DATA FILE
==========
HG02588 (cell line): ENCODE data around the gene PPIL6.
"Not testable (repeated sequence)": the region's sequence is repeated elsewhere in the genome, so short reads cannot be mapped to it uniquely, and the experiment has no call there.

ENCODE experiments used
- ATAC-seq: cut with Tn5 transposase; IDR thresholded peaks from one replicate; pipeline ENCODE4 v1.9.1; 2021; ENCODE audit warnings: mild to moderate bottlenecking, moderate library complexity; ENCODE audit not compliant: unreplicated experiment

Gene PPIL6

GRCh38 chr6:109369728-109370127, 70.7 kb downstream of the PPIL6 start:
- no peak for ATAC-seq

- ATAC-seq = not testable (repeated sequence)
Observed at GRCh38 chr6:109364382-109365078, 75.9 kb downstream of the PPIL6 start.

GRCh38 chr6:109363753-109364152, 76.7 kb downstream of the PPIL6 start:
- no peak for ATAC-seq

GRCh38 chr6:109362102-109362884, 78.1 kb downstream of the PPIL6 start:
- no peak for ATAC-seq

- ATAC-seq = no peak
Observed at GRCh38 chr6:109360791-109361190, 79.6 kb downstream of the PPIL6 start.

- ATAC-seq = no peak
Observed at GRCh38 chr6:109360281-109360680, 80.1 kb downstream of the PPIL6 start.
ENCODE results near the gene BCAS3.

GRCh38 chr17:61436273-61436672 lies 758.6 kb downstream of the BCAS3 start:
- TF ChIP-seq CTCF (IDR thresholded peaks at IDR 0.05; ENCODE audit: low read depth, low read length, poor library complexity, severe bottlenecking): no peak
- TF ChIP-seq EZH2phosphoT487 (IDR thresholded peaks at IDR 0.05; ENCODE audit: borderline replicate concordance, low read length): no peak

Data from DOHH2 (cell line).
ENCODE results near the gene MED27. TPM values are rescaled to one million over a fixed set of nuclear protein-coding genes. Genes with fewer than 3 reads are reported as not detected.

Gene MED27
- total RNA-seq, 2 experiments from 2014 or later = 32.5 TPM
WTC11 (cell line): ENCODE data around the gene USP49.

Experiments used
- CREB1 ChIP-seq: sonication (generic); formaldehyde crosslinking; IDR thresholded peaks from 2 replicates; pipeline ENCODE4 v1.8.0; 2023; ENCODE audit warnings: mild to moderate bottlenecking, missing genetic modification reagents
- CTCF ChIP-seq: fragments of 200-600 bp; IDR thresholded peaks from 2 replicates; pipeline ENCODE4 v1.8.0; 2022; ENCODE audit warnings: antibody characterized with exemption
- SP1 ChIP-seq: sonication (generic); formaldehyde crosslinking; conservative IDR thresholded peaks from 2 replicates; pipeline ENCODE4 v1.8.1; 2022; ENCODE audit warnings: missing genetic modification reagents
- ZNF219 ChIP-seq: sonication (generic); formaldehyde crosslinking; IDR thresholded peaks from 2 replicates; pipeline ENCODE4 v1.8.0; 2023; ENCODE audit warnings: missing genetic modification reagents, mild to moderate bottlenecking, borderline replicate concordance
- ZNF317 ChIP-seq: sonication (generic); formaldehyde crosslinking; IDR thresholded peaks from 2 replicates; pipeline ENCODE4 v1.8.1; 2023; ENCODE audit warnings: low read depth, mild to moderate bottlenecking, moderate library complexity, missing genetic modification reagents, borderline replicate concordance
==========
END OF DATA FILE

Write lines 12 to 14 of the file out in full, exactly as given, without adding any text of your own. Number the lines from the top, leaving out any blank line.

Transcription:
GRCh38 chr6:109362102-109362884, 78.1 kb downstream of the PPIL6 start:
- no peak for ATAC-seq

- ATAC-seq = no peak